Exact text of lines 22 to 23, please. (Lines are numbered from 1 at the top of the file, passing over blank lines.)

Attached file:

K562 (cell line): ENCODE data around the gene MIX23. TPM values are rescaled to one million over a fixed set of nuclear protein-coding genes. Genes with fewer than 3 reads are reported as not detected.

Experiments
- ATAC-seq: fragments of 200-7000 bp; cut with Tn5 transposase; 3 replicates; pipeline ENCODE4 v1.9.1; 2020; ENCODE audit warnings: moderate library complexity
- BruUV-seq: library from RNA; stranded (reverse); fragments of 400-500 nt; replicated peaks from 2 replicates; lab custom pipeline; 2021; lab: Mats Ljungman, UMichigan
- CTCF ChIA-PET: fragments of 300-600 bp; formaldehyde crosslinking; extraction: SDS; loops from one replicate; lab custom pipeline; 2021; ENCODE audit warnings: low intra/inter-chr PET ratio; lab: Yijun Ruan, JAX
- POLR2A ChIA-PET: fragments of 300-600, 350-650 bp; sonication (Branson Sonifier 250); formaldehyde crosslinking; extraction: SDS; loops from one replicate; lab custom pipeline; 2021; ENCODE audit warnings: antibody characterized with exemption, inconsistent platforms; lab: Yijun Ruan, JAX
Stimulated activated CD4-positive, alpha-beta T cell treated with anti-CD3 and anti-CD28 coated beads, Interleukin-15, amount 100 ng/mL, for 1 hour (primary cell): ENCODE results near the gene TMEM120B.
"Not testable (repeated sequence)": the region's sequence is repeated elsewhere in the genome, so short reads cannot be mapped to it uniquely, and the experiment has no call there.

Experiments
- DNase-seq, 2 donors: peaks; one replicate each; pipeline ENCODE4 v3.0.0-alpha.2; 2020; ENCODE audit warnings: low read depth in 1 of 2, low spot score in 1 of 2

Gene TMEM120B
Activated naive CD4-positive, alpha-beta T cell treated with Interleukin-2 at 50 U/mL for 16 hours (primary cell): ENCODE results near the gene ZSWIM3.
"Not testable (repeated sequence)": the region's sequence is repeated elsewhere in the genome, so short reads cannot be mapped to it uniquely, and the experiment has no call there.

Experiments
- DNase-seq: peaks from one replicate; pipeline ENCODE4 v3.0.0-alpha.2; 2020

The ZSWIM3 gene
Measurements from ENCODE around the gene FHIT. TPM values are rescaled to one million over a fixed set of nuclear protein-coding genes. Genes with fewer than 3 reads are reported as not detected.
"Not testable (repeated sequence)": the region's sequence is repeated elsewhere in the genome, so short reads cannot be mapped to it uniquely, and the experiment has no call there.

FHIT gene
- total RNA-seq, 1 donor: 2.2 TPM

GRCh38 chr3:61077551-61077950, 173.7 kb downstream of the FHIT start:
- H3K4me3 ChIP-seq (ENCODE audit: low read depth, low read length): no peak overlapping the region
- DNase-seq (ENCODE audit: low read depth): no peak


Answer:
- H3K4me3 ChIP-seq (ENCODE audit: low read depth, low read length): no peak overlapping the region
- DNase-seq (ENCODE audit: low read depth): no peak